Don't Text And Drive! Experts Warn Texting Is The Worst Of All Driving Distractions
Researchers warn that texting is the worst of all driving distractions because it disables your "sixth sense."
According to an extensive, new study conducted by researchers from the Texas A&M Transportation Institute and the University of Houston, drivers have a sixth sense that keeps them safe and on track even if they're emotional or absent-minded while driving.
In fact, the emotional and cognitive distractions actually made study participants drive safer and in a straighter line.
That sixth sense, however, is not present when texting and driving. Because texting breaks the driver's eye-hand coordination, the sixth sense doesn't kick in.
"What makes texting so dangerous is that it wreaks havoc into this sixth sense. Self-driving cars may bypass this and other problems, but the moral of the story is that humans have their own auto systems that work wonders, until they break," says Ioannis Pavlidis, director of the Computational Physiology Laboratory at the University of Houston. Pavlidis led the study, which involved 59 participants.
The 59 volunteers had to drive four times along the same section of highway, each time under different conditions. Under "normal" conditions, they had no distractions, meaning they only had to focus on driving and nothing else. Other conditions involved driving while being distracted by questions that posed a mental challenge, or questions with an emotional charge. Researchers also observed the participants' driving performance while texting. The driving conditions were randomly selected to lower the chances of bias.
As opposed to driving under conditions deemed "normal" or with no distractions, the emotional, absent-minded and texting conditions made the drivers more "jittery" in handling the steering wheel. This resulted in significant deviations in trajectory only where texting was involved, while the other two distracting conditions prompted a straighter trajectory and safer driving compared to normal driving.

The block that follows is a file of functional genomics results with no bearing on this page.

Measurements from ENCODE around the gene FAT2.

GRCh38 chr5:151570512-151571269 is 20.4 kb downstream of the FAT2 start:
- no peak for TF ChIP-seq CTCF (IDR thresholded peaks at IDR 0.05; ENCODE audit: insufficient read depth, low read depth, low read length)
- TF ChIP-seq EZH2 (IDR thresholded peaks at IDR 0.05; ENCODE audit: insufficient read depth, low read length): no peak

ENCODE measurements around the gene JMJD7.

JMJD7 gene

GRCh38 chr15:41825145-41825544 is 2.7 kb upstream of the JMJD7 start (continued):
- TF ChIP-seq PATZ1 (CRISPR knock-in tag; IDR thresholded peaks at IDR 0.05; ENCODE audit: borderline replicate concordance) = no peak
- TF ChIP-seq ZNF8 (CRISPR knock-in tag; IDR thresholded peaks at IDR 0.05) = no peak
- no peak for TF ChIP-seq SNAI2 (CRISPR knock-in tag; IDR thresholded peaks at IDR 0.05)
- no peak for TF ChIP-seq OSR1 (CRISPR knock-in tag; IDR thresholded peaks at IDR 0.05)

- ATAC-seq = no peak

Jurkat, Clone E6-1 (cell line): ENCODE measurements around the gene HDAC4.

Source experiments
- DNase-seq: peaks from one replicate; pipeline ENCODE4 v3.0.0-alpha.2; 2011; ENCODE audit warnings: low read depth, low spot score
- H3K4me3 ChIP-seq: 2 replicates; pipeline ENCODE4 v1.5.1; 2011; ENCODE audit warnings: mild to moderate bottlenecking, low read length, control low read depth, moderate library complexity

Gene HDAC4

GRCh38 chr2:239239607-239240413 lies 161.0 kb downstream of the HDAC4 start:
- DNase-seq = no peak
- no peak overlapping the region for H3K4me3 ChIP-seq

As Pavlidis explains, a part of the brain automatically kicks in when there's a conflict. In this study, the emotional, distracted or texting stages caused the conflict. The part of the brain that made distracted or emotional subjects drive better than they did under normal circumstances is called the anterior cingulate cortex, or ACC.
The conflict stressors raised the levels of participants' physiological stress, "funneling fight or flight" energy to the driver's arms. This caused the jittery response, when the ACC automatically intervened and counterbalanced the motion.
"The end effect of this forceful action is nullification of any veering to the left or the right of the lane and, thus, very straight driving," adds Pavlidis.
ACC, however, is highly dependent on the hand-eye coordination loop, which is broken when texting and driving. With the loop broken, ACC no longer intervenes to offset the jittery handling of the steering wheel and drivers end up steering off-course.